Leadership: Three Ways to Show, Not Tell

This month I attended Basic Combat Training graduation at Fort Jackson, South Carolina.


As I watched as Private Donnie Dixon, the son of the non-commissioned officer with whom I served and for whom Easter Seals Dixon Center is named, I thought about the leadership being developed in the nearly 850 Soldiers on the parade field.

After years of serving in uniform, I have come to define leadership as a process of influencing people through motivation, direction and purpose to improve the organization and accomplish the mission. I am fascinated that news media and popular columnists trumpet the top leadership books to read in any given year. Amazon.com gives leadership its own section. CEO.com even wrote a piece in 2013 titled, "24 Leadership Books to Read Before You Die."

Robert J. McCann, Chairman UBS Americas, argues that leadership tomes are overrated:

"I get sent a lot of books by financial advisers about leadership and about business -- and I don't read any of it. I believe leadership is learned, and I learn it by watching other people."

There's something to be said for McCann's belief. It mirrors my own experience in the U.S. Army and as part of the Office of the Joint Chiefs of Staff. McCann would have done well in the U.S. military. He'd succeed because our armed services operate under the across-the-board principle of continuous improvement, a desire to drive towards excellence by acting on those behaviors in everyday life. This is how the military builds great people who then go on to develop excellent programs and services.

As I watched the new Soldiers who will someday be responsible for leading our country's next generation of Soldiers, it solidified in my mind what I consider to be the three key elements of great leaders.

1. Engaged leaders care more about people than about numbers and control. The military succeeds in developing greatness in part because of the rigor and strength of its training programs. Young enlistees and officers are surrounded by leaders from the first time they set foot into a basic training program. These leaders know that all eyes are on them - from above as well as below.

Many people are familiar with the reputations of drill sergeants. These individuals may bellow orders and commands, but in reality, they are quietly demonstrating commitment and standards of excellence.

Let's examine the great example of the Marine Corps Recruit Depot. From the minute recruits step off the bus onto the famous yellow feet at Parris Island, they begin a 13-week process of learning the fundamentals of being a lifelong Marine. But the training actually began months and years prior when every drill instructors went through a similarly rigorous process at Drill Instructor School.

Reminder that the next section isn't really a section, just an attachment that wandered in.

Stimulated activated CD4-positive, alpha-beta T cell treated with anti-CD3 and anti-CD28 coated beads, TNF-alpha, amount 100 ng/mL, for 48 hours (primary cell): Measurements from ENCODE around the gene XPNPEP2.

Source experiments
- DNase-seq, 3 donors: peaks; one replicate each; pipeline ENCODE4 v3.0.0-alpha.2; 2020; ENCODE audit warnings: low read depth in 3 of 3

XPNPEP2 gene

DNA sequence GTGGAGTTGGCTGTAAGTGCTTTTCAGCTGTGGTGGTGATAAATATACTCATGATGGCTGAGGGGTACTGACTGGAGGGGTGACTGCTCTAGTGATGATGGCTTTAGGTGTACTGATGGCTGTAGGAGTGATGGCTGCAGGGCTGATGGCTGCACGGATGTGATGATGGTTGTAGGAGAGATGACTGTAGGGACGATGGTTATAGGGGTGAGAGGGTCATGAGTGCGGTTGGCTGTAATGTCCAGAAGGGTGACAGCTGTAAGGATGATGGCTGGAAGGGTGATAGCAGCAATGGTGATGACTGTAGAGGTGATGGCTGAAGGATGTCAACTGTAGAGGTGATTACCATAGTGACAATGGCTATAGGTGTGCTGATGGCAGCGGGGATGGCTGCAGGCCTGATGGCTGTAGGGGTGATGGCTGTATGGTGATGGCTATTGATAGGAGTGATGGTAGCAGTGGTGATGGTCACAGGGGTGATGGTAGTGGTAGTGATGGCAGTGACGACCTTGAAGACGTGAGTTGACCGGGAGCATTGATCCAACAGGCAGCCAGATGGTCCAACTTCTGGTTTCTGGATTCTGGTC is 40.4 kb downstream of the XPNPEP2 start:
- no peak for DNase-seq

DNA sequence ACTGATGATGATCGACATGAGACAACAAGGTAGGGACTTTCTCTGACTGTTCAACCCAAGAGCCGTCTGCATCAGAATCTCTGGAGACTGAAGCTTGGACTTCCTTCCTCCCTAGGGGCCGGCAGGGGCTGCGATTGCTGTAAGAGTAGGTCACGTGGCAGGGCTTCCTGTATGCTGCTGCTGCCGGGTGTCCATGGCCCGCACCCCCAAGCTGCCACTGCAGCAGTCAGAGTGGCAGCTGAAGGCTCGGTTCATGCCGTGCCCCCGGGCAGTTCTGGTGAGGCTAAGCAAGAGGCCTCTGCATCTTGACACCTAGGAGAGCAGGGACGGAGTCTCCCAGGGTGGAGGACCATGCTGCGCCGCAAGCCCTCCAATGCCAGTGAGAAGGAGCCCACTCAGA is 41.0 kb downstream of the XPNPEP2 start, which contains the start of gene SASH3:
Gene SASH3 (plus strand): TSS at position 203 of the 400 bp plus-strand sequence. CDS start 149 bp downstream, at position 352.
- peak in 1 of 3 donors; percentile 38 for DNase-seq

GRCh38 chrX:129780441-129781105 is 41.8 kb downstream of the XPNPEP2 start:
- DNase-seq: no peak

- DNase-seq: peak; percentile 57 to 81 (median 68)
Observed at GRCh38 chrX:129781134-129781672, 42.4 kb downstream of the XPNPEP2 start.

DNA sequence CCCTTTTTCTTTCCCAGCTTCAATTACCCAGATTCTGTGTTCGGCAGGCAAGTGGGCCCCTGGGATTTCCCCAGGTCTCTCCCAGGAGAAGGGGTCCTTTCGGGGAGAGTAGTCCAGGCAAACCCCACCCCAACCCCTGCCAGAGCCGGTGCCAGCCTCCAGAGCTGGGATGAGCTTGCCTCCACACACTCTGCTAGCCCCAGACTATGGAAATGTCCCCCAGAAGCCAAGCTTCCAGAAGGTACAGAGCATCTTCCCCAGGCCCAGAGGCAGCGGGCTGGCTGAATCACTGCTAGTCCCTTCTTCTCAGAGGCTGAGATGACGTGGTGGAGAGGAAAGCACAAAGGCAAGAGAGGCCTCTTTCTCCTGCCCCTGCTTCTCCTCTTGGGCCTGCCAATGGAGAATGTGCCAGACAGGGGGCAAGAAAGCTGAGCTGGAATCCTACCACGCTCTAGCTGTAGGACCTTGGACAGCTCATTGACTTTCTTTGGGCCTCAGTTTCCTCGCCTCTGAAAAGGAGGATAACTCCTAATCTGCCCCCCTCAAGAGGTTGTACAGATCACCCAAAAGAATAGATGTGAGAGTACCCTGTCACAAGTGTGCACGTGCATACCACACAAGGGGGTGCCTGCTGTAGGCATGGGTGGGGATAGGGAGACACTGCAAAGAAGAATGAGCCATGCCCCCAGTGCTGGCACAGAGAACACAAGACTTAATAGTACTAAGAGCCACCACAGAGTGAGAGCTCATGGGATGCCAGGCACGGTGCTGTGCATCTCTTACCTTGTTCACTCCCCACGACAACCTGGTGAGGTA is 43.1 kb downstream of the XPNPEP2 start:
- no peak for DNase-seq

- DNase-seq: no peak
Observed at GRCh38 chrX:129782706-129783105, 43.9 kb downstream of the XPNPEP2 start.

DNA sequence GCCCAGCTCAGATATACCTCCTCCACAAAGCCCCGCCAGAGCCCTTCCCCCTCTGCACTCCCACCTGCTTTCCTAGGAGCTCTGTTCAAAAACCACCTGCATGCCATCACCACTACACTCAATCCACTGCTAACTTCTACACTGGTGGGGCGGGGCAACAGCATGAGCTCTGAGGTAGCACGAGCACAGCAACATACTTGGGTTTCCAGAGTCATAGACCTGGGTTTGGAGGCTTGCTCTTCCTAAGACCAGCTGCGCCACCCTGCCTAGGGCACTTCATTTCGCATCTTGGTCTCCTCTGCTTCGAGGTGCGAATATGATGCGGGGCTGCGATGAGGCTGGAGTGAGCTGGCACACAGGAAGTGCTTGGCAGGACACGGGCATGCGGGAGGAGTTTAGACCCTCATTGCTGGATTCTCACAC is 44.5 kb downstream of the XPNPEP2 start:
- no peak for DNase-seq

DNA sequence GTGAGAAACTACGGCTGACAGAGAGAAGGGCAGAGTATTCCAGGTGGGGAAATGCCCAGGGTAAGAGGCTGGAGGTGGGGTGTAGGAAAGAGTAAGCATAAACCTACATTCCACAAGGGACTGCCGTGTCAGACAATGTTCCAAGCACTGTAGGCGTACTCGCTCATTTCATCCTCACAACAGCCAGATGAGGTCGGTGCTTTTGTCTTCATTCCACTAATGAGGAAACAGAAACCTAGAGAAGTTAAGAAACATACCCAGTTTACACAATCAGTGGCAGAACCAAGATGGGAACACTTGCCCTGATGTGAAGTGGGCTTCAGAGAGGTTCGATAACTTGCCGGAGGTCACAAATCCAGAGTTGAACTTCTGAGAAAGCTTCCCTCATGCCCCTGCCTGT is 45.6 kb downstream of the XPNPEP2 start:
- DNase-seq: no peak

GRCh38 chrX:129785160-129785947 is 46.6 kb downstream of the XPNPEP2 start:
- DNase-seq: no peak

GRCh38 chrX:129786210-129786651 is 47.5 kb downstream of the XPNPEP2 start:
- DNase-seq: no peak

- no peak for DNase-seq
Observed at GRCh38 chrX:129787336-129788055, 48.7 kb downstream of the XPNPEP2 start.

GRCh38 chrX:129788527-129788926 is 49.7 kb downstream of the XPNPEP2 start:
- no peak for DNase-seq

2. Presence is how other people experience and react to a leader. Basic training in the Armed Services works because of a sound foundation of basic leadership traits and principles that ensure instructors set the proper example for their recruits. We understand, as Rear Admiral Grace Murray Hopper said,

"You manage things; you lead people."

As the Rear Admiral implies, it's about showing, not telling. About results, not rhetoric.

As an Army brigade commander in Diyala Province, Iraq, I collaborated with senior leadership on a strategy to bring services and security to Diyala while simultaneously relying on my brigade to execute as the strategy intended. I could do this because I knew that my teams had been trained so they developed into agile leaders.

I also knew that as the senior-most officer, all eyes were on me. And so I went out into the field with my troops. I spent time with them on the ground and swopped candy for flavored drink mixes from the MREs. What they did, I did. There was no hiding behind rank.

3. Development of leaders is both an investment and a commitment; it is the strength and the future of any organization or team. A leader's greatest legacy is the quality of leaders who come after them. To get there, one must develop team members who reflect the ability that they hold within themselves. It's about encouraging them to believe that they can attain levels of success that they had previously not imagined.

While books have their place in learning, I'm with McCann. Walk the talk and practice what you preach. Become the person you want others to follow, and great things will happen.